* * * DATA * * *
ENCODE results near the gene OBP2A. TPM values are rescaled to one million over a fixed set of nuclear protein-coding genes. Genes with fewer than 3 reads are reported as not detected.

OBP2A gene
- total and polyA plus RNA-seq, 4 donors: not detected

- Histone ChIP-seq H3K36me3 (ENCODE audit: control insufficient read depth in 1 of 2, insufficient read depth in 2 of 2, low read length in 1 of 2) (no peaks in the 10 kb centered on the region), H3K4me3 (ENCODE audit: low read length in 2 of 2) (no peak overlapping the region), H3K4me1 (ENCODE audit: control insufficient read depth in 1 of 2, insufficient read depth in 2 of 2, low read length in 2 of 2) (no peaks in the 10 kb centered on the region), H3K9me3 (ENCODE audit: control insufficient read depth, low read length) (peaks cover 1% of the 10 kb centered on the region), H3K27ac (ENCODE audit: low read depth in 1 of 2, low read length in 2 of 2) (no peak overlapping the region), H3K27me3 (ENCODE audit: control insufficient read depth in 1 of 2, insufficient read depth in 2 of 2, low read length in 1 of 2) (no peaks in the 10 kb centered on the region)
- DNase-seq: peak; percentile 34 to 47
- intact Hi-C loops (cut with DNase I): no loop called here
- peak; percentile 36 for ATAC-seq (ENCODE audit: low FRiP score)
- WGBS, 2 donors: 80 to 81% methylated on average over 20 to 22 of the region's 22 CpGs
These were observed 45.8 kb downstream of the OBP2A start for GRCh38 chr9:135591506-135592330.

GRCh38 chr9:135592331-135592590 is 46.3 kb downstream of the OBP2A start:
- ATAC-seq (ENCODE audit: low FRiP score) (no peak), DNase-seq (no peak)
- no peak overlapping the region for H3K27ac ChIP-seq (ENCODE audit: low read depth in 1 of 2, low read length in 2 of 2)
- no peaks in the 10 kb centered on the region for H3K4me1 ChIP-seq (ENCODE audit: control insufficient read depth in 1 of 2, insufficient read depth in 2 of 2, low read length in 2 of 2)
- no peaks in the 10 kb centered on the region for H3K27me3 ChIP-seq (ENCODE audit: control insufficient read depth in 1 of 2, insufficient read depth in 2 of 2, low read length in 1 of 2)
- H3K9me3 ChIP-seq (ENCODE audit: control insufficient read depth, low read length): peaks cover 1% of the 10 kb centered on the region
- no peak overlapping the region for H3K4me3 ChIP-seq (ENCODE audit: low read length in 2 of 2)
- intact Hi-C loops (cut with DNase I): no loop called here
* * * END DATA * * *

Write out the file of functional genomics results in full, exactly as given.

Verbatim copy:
ENCODE results near the gene OBP2A. TPM values are rescaled to one million over a fixed set of nuclear protein-coding genes. Genes with fewer than 3 reads are reported as not detected.

OBP2A gene
- total and polyA plus RNA-seq, 4 donors: not detected

- Histone ChIP-seq H3K36me3 (ENCODE audit: control insufficient read depth in 1 of 2, insufficient read depth in 2 of 2, low read length in 1 of 2) (no peaks in the 10 kb centered on the region), H3K4me3 (ENCODE audit: low read length in 2 of 2) (no peak overlapping the region), H3K4me1 (ENCODE audit: control insufficient read depth in 1 of 2, insufficient read depth in 2 of 2, low read length in 2 of 2) (no peaks in the 10 kb centered on the region), H3K9me3 (ENCODE audit: control insufficient read depth, low read length) (peaks cover 1% of the 10 kb centered on the region), H3K27ac (ENCODE audit: low read depth in 1 of 2, low read length in 2 of 2) (no peak overlapping the region), H3K27me3 (ENCODE audit: control insufficient read depth in 1 of 2, insufficient read depth in 2 of 2, low read length in 1 of 2) (no peaks in the 10 kb centered on the region)
- DNase-seq: peak; percentile 34 to 47
- intact Hi-C loops (cut with DNase I): no loop called here
- peak; percentile 36 for ATAC-seq (ENCODE audit: low FRiP score)
- WGBS, 2 donors: 80 to 81% methylated on average over 20 to 22 of the region's 22 CpGs
These were observed 45.8 kb downstream of the OBP2A start for GRCh38 chr9:135591506-135592330.

GRCh38 chr9:135592331-135592590 is 46.3 kb downstream of the OBP2A start:
- ATAC-seq (ENCODE audit: low FRiP score) (no peak), DNase-seq (no peak)
- no peak overlapping the region for H3K27ac ChIP-seq (ENCODE audit: low read depth in 1 of 2, low read length in 2 of 2)
- no peaks in the 10 kb centered on the region for H3K4me1 ChIP-seq (ENCODE audit: control insufficient read depth in 1 of 2, insufficient read depth in 2 of 2, low read length in 2 of 2)
- no peaks in the 10 kb centered on the region for H3K27me3 ChIP-seq (ENCODE audit: control insufficient read depth in 1 of 2, insufficient read depth in 2 of 2, low read length in 1 of 2)
- H3K9me3 ChIP-seq (ENCODE audit: control insufficient read depth, low read length): peaks cover 1% of the 10 kb centered on the region
- no peak overlapping the region for H3K4me3 ChIP-seq (ENCODE audit: low read length in 2 of 2)
- intact Hi-C loops (cut with DNase I): no loop called here